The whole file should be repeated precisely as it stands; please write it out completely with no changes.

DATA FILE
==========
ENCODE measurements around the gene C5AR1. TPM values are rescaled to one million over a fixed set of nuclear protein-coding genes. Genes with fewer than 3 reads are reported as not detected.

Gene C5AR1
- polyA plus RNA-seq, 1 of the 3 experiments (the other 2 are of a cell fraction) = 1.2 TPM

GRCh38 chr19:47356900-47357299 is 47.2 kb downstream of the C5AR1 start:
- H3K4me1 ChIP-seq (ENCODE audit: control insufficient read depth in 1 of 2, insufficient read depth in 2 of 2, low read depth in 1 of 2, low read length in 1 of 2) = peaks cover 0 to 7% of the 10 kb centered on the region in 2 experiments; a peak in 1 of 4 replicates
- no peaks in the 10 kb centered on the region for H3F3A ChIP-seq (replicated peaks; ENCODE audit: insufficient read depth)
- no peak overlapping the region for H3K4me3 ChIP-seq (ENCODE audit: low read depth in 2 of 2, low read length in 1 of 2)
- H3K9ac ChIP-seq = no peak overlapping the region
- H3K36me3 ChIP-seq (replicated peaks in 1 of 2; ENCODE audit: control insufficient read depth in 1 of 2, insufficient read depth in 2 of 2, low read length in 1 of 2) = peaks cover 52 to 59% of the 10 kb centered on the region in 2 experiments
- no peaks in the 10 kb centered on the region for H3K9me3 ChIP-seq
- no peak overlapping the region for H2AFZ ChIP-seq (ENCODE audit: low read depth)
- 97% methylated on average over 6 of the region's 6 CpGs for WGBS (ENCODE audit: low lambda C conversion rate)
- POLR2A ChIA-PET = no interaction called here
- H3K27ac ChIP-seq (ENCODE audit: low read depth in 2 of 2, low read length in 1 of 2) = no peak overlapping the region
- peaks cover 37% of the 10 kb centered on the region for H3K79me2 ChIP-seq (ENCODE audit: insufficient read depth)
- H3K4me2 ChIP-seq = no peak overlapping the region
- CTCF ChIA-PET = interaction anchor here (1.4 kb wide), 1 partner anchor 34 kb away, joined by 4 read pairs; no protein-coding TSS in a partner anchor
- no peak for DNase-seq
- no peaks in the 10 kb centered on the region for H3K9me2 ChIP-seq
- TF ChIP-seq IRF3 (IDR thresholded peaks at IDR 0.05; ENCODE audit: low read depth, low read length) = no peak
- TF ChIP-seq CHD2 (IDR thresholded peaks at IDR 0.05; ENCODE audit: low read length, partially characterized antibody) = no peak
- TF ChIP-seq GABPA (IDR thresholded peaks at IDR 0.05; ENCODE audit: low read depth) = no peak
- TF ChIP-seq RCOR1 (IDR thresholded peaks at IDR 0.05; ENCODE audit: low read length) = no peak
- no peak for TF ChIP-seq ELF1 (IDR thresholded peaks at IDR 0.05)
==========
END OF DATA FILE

ENCODE measurements around the gene C5AR1. TPM values are rescaled to one million over a fixed set of nuclear protein-coding genes. Genes with fewer than 3 reads are reported as not detected.

Gene C5AR1
- polyA plus RNA-seq, 1 of the 3 experiments (the other 2 are of a cell fraction) = 1.2 TPM

GRCh38 chr19:47356900-47357299 is 47.2 kb downstream of the C5AR1 start:
- H3K4me1 ChIP-seq (ENCODE audit: control insufficient read depth in 1 of 2, insufficient read depth in 2 of 2, low read depth in 1 of 2, low read length in 1 of 2) = peaks cover 0 to 7% of the 10 kb centered on the region in 2 experiments; a peak in 1 of 4 replicates
- no peaks in the 10 kb centered on the region for H3F3A ChIP-seq (replicated peaks; ENCODE audit: insufficient read depth)
- no peak overlapping the region for H3K4me3 ChIP-seq (ENCODE audit: low read depth in 2 of 2, low read length in 1 of 2)
- H3K9ac ChIP-seq = no peak overlapping the region
- H3K36me3 ChIP-seq (replicated peaks in 1 of 2; ENCODE audit: control insufficient read depth in 1 of 2, insufficient read depth in 2 of 2, low read length in 1 of 2) = peaks cover 52 to 59% of the 10 kb centered on the region in 2 experiments
- no peaks in the 10 kb centered on the region for H3K9me3 ChIP-seq
- no peak overlapping the region for H2AFZ ChIP-seq (ENCODE audit: low read depth)
- 97% methylated on average over 6 of the region's 6 CpGs for WGBS (ENCODE audit: low lambda C conversion rate)
- POLR2A ChIA-PET = no interaction called here
- H3K27ac ChIP-seq (ENCODE audit: low read depth in 2 of 2, low read length in 1 of 2) = no peak overlapping the region
- peaks cover 37% of the 10 kb centered on the region for H3K79me2 ChIP-seq (ENCODE audit: insufficient read depth)
- H3K4me2 ChIP-seq = no peak overlapping the region
- CTCF ChIA-PET = interaction anchor here (1.4 kb wide), 1 partner anchor 34 kb away, joined by 4 read pairs; no protein-coding TSS in a partner anchor
- no peak for DNase-seq
- no peaks in the 10 kb centered on the region for H3K9me2 ChIP-seq
- TF ChIP-seq IRF3 (IDR thresholded peaks at IDR 0.05; ENCODE audit: low read depth, low read length) = no peak
- TF ChIP-seq CHD2 (IDR thresholded peaks at IDR 0.05; ENCODE audit: low read length, partially characterized antibody) = no peak
- TF ChIP-seq GABPA (IDR thresholded peaks at IDR 0.05; ENCODE audit: low read depth) = no peak
- TF ChIP-seq RCOR1 (IDR thresholded peaks at IDR 0.05; ENCODE audit: low read length) = no peak
- no peak for TF ChIP-seq ELF1 (IDR thresholded peaks at IDR 0.05)